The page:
The fall TV season is history, and now the broadcast networks are planning the rollout of midseason and early spring shows. Here’s a roundup of what viewers can expect:
My Diet Is Better Than Yours (8 p.m. Thursday): Celebrity trainers coach average Americans to lose weight.
The Real O'Neals (8:30 and 9:30 p.m. March 2; regular time slot: 8:30 p.m. Tuesday starting March 8): One of the season’s better new comedies stars Martha Plimpton, as matriarch of an Irish-Catholic family with a gay son.
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The Family (9 p.m. March 3; regular time slot: 9 p.m. Sunday starting March 3): A politician’s presumed dead son returns a decade later, but is he who he says he is? Joan Allen stars.
Of Kings and Prophets (10 p.m. March 8): This biblical epic drama was originally slated to air in the fall but was pushed back for creative retooling.
The Catch (10 p.m. March 24): Another Shonda Rhimes production, this one stars Mireille Enos (The Killing) as a Los Angeles private investigator who gets conned out of millions by her fiancé (Peter Krause, Parenthood).
Returning: Galavant (8 and 8:30 p.m. Sunday), The Bachelor (8 p.m. Monday), American Crime (10 p.m. Wednesday), Beyond the Tank (10 p.m. Thursday), Marvel’s Agent Carter (9 p.m. Jan. 19), Quantico (10 p.m. March 6), Once Upon a Time (8 p.m. March 6), Marvel’s Agents of S.H.I.E.L.D. (9 p.m. March 8), Nashville (10 p.m. March 16), Dancing With the Stars (8 p.m. March 21).
Angel From Hell (9:30 p.m. Thursday): Jane Lynch stars as a woman who may be an angel or she may be crazy.
Criminal Minds: Beyond Borders (10 p.m. March 2): Gary Sinise (CSI: New York) headlines CBS’s latest crime procedural spin-off.
Returning series: 2 Broke Girls (8 p.m. Wednesday), Mike & Molly (8:30 p.m. Wednesday), The Amazing Race (8 p.m. Feb. 12), Survivor (8 p.m. Feb. 17), The Odd Couple (8:30 p.m. April 7).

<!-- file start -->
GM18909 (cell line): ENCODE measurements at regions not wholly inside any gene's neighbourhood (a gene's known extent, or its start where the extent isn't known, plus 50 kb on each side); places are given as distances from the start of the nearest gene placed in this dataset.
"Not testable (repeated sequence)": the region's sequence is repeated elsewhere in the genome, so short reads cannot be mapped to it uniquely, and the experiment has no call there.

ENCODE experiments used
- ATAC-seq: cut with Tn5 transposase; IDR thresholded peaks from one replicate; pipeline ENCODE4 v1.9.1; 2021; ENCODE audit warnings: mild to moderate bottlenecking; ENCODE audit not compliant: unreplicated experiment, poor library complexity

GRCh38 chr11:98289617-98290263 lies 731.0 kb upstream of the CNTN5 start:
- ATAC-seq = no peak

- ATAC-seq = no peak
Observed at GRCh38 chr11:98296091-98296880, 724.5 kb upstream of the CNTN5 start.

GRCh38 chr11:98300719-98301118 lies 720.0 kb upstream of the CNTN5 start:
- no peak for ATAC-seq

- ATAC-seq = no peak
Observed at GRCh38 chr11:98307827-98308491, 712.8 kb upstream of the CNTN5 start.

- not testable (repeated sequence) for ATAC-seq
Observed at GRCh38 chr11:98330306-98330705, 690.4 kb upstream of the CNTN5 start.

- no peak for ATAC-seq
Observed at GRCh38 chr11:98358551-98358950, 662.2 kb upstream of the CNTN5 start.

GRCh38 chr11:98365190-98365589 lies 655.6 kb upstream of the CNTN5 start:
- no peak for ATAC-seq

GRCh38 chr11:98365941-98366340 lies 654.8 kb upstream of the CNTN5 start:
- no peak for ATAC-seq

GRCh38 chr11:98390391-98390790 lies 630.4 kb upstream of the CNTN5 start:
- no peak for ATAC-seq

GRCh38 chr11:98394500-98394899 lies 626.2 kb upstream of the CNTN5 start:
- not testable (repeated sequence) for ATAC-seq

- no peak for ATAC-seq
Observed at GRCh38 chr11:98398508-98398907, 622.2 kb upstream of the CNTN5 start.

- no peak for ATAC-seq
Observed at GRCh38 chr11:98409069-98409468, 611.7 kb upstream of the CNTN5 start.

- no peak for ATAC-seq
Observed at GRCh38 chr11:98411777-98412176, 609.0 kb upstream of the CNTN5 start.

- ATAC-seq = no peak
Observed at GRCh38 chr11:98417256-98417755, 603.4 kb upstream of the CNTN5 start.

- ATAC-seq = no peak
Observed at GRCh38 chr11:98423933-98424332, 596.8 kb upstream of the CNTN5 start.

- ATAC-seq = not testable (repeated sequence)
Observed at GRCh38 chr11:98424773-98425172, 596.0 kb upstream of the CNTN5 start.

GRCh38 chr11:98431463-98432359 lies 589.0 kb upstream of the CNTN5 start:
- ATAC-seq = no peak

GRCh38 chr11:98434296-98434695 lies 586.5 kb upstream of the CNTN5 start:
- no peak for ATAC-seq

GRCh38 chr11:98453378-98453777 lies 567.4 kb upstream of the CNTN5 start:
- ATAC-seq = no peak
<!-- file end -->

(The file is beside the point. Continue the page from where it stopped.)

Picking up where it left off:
Brooklyn Nine-Nine moves to 9 p.m. Tuesday on Tuesday. Return dates for Bones and Last Man on Earth have not been announced.
Cooper Barrett’s Guide to Surviving Life (8:30 p.m. Sunday): Cooper (Jack Cutmore-Scott) struggles through hilarious disasters, like a night in jail and going broke.
Bordertown (9:30 p.m. Sunday): Satirical animated comedy about a white and Hispanic family living side by side in a Southwest desert town.
Second Chance (9 p.m. Jan. 13): A Frankenstein story about a 75-year-old former sheriff brought back to life in the body of a 35-year-old.
Lucifer (9 p.m. Jan. 25): Lucifer Morningstar (Tom Ellis, Merlin), aka Satan, retires to L.A. and becomes intrigued by a well-meaning homicide detective (Lauren German, Chicago Fire). Based on a comic book.
Returning: New Girl (8 p.m. Tuesday), American Idol (8 p.m. Wednesday), Masterchef Junior (8 p.m. Friday), Bob’s Burgers (7:30 p.m. Jan. 10), Hell’s Kitchen (9 p.m. Jan. 15), The X-Files (10 p.m. Jan. 24, 8 p.m. Jan. 25), Sleepy Hollow (8 p.m. Feb. 5), Gotham (8 p.m. Feb. 29), Rosewood (8 p.m. March 2), Empire (9 p.m. March 30).
The Vampire Diaries and The Originals move to 8 and 9 p.m. Friday, respectively, beginning Jan. 29.
DC’s Legends of Tomorrow (8 p.m. Jan. 21): More superheroes in this spinoff of Arrow and The Flash, including Capt. Cold, played by Wentworth Miller.
Returning: The 100 (9 p.m. Jan. 21).
NBC aired previews of Superstore and Telenovela in November and December, but the shows will air in their regular time periods, 8 and 8:30 p.m., beginning Monday.
Shades of Blue (10 p.m. Thursday): Jennifer Lopez stars as a Brooklyn detective turned FBI informant who must spy on her boss, Lt. Matt Wozniak (Ray Liotta), on behalf of her FBI handler.
You, Me and the Apocalypse (8 p.m. Jan. 28): Comedic limited drama import from England about the last days of man starring Rob Lowe and Megan Mullally.
Returning: The Biggest Loser (9 p.m. Monday), Hollywood Game Night (8 p.m., Tuesday).
Ken Burns profiles baseball great Jackie Robinson (9 p.m. April 11-12).
PBS’s American Masters will premiere episodes devoted to Mike Nichols (9 p.m. Jan. 29), B.B. King (9 p.m. Feb. 12) and Carole King (9 p.m. Feb. 19).
American Experience will revisit the story of Bonnie and Clyde (9 p.m. Jan. 19) and the assassination of President James Garfield (9 p.m. Feb. 2)
Mercy Street (10 p.m. Jan. 17-Feb. 21): PBS will use the final season of Downton Abbey to launch its first American drama in more than a decade, set at an Alexandria, Va., Union hospital that’s taken over a hotel owned by a Confederacy-supporting family.
Returning: Downton Abbey (9 p.m. Sunday), Antiques Roadshow (8 p.m. Monday), Finding Your Roots (8 p.m. Tuesday), Call the Midwife (8 p.m. April 3), Genealogy Roadshow (8 p.m. May 17).